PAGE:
Not every water supply brims with high mineral content. Where you live dictates the content level, and some states and cities differ significantly from others, so your skin and hair may look better or worse when on vacation or traveling. For example, Aguilar recalls a trip to Iceland. “They have the world’s cleanest water because the volcanic rocks purify it, and the freezing temperatures clean the water. In addition, Iceland’s blue lagoon, a natural thermal hot spring, is rich in sulfur and silica, which are known to improve eczema and psoriasis,” she says. “Unlike many neighboring countries, Iceland gets its chlorine-, calcium-, and nitrate-free water directly from the source.”
On the flipside, desert water has a different effect. “In the desert, I could not style my hair as usual, and my skin felt uncomfortably dry,” Aguilar says. “I had a feeling it was the water, and then I learned that the Coachella Valley gets their water from four different sources.”
How Tap Water Affects Your Skin
Dry skin is the most common culprit of mineral-laden water. Hard water can impact the skin due to its high concentration of minerals, leaving behind a residue that can make the skin susceptible to irritation, says Dr. Garshick. Hard water is also known to cause disruptions in the skin barrier and even throw off pH levels. In addition, Aguilar says hard water strips moisture from the skin and can leave it feeling and looking dull and wrinkly.
If your skin is itchy post-shower, your water is likely reacting with ingredients and chemicals in cleansers, soaps, and exfoliators that can have an ‘off’ reaction and leave the skin with a layer of residue. Furthermore, if it feels like it has a film on it post-washing, the calcium and magnesium in the water may prevent cleanser or soap from thoroughly cleansing the skin, says Dr. Garshick. As a result, these remains can irritate the skin and instigate or worsen conditions like acne and eczema. In addition, the more sensitive the skin is, the more likely it is for the barrier to become compromised because the skin barrier isn’t strong enough to withstand the minerals.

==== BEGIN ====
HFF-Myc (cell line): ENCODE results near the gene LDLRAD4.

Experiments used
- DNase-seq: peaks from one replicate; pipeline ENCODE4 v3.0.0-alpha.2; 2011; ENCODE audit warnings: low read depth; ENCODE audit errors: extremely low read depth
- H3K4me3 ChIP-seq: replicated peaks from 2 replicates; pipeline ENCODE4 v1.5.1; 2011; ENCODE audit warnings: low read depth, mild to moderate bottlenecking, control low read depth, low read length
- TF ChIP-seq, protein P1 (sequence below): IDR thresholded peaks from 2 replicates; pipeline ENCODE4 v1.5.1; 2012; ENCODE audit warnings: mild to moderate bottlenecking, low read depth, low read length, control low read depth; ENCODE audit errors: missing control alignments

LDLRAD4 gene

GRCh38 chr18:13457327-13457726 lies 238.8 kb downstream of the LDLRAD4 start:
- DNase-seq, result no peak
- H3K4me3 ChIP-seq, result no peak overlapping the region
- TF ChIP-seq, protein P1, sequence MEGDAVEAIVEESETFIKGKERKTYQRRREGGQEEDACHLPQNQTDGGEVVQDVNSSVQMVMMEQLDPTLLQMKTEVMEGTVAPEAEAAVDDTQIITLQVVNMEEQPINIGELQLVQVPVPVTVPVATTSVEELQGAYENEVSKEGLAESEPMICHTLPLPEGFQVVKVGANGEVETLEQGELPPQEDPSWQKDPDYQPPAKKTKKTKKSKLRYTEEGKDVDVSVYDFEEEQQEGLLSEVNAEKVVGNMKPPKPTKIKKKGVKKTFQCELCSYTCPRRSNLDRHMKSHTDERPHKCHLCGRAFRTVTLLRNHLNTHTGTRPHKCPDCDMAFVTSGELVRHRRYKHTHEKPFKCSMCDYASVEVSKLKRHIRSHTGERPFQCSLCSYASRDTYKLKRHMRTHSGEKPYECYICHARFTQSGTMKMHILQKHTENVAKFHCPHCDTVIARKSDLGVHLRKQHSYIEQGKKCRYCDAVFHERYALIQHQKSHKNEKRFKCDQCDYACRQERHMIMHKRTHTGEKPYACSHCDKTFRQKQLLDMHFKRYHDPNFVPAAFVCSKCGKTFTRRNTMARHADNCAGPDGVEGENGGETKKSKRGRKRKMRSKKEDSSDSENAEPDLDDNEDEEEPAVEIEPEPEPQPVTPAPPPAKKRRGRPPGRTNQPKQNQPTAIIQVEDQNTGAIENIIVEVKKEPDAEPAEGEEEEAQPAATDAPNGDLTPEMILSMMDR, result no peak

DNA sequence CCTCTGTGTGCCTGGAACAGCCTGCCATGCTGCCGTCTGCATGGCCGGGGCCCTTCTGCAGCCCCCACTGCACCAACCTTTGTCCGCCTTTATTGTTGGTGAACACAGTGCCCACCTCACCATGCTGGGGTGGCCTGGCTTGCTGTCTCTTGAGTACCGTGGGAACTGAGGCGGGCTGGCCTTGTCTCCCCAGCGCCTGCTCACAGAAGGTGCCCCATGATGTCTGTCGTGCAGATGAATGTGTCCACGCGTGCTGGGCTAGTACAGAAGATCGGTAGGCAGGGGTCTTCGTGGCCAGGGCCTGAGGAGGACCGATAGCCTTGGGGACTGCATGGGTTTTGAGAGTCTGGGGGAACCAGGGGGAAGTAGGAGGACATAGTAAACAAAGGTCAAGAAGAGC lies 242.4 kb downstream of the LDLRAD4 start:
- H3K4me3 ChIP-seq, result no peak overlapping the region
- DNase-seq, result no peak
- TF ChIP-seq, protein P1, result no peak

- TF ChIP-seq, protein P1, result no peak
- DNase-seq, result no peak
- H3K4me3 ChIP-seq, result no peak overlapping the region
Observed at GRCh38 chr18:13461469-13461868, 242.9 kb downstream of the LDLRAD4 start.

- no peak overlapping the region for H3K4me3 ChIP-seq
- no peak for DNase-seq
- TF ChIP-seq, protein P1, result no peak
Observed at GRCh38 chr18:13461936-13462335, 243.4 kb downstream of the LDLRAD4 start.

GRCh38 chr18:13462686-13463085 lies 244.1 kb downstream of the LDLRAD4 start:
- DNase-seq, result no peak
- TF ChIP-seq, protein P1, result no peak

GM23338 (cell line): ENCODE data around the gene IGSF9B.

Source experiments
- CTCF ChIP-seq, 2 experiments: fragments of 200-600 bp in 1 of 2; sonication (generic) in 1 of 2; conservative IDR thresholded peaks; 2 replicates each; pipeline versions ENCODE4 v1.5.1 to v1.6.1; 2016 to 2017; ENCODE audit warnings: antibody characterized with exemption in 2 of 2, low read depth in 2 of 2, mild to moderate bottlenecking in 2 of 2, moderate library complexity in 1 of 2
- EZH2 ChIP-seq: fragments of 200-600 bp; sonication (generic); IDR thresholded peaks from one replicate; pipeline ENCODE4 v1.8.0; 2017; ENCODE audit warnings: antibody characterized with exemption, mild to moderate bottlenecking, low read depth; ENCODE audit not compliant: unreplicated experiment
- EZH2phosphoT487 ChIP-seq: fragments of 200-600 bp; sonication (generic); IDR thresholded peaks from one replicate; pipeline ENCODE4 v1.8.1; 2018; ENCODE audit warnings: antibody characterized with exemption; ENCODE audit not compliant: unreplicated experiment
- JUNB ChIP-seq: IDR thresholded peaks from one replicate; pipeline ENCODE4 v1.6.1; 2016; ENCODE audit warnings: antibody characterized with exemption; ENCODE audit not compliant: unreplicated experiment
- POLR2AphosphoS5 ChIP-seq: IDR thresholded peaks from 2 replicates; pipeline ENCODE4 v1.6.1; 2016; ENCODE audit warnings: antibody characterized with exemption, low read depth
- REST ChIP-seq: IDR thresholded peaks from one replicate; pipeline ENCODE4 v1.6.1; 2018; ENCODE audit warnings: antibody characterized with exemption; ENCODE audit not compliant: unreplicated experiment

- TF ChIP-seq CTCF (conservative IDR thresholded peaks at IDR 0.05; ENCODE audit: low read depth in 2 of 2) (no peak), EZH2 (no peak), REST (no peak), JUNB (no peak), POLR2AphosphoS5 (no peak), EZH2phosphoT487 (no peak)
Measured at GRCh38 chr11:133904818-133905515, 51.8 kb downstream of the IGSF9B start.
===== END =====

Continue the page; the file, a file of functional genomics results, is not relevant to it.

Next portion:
Soft water does not provide a cure for any skin issues — it just doesn’t aggravate them, explains Aguilar.
How Tap Water Affects Your Hair
Hard water is damaging to the hair and can dry it out. Calcium, magnesium, copper, and chloride can leave a film on the hair and scalp. “The residue from hard water leaves hair never feeling not as clean and causes over-
If your hair feels like the shampoo isn’t rinsed out post-washing or emerges limp or dry, it’s likely because the water and your shampoo aren’t reacting appropriately. As Aguilar explains, hard water doesn’t lather soap well, so the hair doesn’t rinse clean. “Minerals from hard water build up on the hair shaft, making the hair feel heavy, greasy, and dry. In addition, your scalp might feel dry and itchy with visual buildup.” Therefore, it is beneficial to be familiar (if possible) with the type of water where you live and understand how it can affect your hair. It’s possible that those with greasy hair could experience a slight benefit from hard water since the dryness of present minerals in hard water helps clean the hair, says Prothero.